• Links/Books Worth Noting:

The topic of addictions is vast and no blog can begin to address it. But there are lots of books, links and resources of interest.. Below are a few:

When Society Becomes and Addict, Anne Wilson Schaef

Codependent No More, Melodie Beattie

http://addictionrecoverybasics.com/


• Quote for the Day:

“Every form of addiction is bad, no matter whether it be a narcotic, alcohol, morphine or idealism.”

— Carl G. Jung

• Photo of the Day:

Today’s photo is a beach scene on the island of Kauai. Enjoy!

Brian Luke Seaward, Ph.D. is an internationally renowned expert in the fields of stress management, mind-body-spirit healing and stress and human spirituality. He is the author of over 10 books including the bestsellers, Stand Like Mountain, Flow Like Water, Stressed Is Desserts Spelled Backward, The Art of Calm, Quiet Mind, Fearless Heart and Managing Stress (6E). He can be reached through his website:www.brianlukeseaward.net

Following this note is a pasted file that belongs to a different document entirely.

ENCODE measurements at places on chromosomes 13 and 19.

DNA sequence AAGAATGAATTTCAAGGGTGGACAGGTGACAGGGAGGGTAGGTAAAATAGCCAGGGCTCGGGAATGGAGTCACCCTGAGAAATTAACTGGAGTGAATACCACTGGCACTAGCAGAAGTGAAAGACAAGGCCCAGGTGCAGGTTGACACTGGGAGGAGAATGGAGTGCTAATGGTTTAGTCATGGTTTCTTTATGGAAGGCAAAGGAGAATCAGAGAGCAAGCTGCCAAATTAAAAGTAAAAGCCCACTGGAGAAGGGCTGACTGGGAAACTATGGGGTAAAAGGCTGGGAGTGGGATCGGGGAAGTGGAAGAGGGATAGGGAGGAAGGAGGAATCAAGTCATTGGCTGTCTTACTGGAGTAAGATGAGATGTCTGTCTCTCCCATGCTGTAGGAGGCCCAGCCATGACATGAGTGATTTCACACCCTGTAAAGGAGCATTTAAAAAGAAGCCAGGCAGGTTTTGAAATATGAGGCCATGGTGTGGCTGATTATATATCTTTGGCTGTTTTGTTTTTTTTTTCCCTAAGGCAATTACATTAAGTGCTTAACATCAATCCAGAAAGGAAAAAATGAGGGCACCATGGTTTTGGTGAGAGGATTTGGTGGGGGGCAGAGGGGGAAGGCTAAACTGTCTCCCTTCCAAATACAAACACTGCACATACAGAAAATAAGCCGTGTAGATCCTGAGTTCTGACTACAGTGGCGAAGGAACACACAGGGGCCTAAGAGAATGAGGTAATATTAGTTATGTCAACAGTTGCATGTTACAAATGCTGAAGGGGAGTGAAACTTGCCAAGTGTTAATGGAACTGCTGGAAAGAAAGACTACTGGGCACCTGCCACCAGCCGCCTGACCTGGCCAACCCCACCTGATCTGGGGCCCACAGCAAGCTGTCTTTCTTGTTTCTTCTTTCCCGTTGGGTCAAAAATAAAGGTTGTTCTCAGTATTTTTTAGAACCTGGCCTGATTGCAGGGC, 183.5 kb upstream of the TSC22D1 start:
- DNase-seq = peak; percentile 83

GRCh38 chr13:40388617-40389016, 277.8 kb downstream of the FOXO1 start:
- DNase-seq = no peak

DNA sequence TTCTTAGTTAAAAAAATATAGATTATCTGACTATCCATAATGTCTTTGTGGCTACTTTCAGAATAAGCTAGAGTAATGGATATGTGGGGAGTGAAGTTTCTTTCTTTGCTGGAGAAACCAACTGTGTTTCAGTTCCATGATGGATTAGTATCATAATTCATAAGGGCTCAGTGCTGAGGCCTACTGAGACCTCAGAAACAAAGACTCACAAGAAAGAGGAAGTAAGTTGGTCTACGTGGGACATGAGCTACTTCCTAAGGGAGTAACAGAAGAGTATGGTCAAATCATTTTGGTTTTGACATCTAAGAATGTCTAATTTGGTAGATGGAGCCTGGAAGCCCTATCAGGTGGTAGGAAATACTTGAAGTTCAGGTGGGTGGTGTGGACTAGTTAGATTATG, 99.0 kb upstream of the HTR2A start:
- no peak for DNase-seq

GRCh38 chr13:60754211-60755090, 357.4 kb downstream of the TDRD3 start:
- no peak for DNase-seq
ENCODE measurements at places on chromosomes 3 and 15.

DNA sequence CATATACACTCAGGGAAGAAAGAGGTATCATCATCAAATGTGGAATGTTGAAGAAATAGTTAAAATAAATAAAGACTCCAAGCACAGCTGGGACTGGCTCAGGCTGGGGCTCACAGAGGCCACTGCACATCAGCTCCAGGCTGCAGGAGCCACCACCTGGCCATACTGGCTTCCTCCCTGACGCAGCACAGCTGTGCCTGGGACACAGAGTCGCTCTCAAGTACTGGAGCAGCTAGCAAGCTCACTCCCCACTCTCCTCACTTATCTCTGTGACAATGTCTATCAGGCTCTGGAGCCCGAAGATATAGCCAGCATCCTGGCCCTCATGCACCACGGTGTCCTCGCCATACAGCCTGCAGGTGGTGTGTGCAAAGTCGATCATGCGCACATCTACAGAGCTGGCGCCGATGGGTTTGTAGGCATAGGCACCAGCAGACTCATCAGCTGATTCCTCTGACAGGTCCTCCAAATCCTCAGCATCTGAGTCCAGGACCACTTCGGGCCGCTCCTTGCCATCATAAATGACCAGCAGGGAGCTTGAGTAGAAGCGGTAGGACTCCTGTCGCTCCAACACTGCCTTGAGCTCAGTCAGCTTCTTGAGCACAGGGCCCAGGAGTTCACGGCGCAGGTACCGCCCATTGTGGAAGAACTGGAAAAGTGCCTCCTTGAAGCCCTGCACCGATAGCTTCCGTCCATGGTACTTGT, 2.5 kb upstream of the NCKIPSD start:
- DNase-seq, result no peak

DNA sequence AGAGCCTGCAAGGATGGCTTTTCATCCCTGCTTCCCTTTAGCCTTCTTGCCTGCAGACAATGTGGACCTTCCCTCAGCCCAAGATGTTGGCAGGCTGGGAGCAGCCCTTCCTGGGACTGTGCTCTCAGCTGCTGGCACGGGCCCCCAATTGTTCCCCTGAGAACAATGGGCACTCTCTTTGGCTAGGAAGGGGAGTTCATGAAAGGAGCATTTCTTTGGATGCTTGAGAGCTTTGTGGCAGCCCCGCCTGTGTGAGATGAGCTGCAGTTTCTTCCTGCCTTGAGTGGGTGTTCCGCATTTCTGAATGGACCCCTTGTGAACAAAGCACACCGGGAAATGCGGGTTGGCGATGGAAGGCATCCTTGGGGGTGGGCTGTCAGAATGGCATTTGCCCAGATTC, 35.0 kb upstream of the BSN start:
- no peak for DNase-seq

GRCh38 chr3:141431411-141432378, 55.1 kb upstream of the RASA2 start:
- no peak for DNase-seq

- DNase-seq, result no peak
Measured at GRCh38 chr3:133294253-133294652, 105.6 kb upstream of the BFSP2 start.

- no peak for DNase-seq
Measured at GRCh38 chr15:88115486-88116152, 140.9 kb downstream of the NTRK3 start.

© Brian Luke Seaward, Ph.D.

To Tell The Truth!

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It’s fear that causes us to lie. Simply stated, the ego feels insecure about the course of our actions (often motivated by fear). So… to avoid embarrassment, we bend the truth, tell a white lie, or in some cases a whopper! Lies may see like a way to avoid the pain of embarrassment, but it doesn’t take long to see the foundations of trust, either in a friendship or working relationship crumble, then disintegrate! Once trust is violated, it’s hard to ever get that back. Ironically, it’s
stress that can cause one to lie, and it is stress that becomes compounded when one perpetuates the lie(s). The weight of a lie can be a heavy burden. Living with the incongruency of a falsehood tears at the heart. This, in turn, affects (taints) all other behavior. Many people have made the news with their whopper lies including Martha Stewart, Barry Bonds, Arnold Schwarzenegger. Things are not looking good for Lance Armstrong, either. But are we any different, really?